[Haskell-cafe] Shootout favoring imperative code

Brent Fulgham bfulg at pacbell.net
Wed Jan 4 14:03:20 EST 2006

--- Sebastian Sylvan <sebastian.sylvan at gmail.com>
> Some of the problems seem to be heavily geared
> towards an imperative *implementation*, meaning that
a Haskell
> version is hardly idiomatic Haskell (and as such I ,
and I 
> suspect otehrs, really have no inclination to work
on it).

I agree that several benchmarks suffer from this
problem, but
we have been trying to change this where possible.

> Take the fannuch benchmark for instance. Part of it
> is to generate input data (all permutations of a
sequence). It
> would be better to not require the program to print
out the 
> first 30 lists from the input data, since that
> additional (completely unneeded) restrictions
> on how to implement the program (and leads to an
> unnecessarily ugly implementation if you generate
the input in 
> a non-imperative fashion).

I must disagree.  We based this benchmark on a very
benchmark studied by Lisp implementors (and others,
see e.g.,
http://citeseer.ist.psu.edu/315141.html)in an effort
to address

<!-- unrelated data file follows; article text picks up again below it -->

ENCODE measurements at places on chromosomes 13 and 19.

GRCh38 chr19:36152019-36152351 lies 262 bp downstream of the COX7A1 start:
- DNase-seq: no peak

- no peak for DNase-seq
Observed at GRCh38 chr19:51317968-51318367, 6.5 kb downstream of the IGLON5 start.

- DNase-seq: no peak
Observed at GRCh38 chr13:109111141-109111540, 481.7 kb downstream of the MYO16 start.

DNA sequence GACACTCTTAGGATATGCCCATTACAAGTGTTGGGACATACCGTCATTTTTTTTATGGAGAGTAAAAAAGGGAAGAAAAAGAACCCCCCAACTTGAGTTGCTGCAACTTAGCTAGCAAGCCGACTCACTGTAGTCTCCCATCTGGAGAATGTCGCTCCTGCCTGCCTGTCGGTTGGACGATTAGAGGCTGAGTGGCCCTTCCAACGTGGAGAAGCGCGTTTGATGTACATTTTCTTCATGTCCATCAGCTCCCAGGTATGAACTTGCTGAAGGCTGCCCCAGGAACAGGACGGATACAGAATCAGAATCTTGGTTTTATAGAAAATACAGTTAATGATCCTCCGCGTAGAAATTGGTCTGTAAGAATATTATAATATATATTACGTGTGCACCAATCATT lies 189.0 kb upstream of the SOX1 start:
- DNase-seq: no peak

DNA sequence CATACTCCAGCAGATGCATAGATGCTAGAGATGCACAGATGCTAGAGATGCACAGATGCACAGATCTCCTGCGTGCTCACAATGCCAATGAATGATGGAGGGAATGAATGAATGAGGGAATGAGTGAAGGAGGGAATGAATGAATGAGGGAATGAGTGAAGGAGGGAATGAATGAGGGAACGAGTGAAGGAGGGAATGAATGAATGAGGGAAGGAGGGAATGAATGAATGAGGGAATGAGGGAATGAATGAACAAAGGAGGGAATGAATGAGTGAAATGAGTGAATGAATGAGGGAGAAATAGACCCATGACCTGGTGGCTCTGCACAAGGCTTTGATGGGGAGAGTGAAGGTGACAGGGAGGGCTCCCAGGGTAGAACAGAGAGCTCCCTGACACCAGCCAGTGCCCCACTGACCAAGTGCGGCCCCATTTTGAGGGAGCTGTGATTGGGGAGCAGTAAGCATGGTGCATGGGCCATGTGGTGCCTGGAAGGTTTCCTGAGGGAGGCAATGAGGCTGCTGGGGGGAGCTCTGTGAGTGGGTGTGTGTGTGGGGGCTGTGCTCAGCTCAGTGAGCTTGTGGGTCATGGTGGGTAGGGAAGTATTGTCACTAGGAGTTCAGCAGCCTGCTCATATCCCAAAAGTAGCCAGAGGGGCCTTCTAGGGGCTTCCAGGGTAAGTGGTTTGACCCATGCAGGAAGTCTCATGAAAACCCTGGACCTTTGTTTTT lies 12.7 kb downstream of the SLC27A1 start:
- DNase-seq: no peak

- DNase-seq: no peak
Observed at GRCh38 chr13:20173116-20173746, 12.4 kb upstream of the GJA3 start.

the problems of the original array access benchmark
(which was
extremely imperative in nature).  I don't think asking
to handle this simple program is unfair; Ken Anderson
and others
dealt with this for Lisp many years ago.

> I assume it's no coincidence that this sequence
> exactly matches the "straightforward" way to
> permutations in C.

But I think Haskell may face real-world cases where
data must
be produced in some known order.  For Haskell to be a
in "real world" use, it sometimes has to confront ugly

> I should also note that I don't think these
benchmarks mean 
> anything at all. It would be better to test, say,
the best
> possible solutions for some of the ICFP programming
> for example. They say a lot more about real-world

Agreed.  However, it's a lot easier to get volunteers
implement small benchmarks (therefore, providing the
ability to
compare many languages) rather than large ICFP


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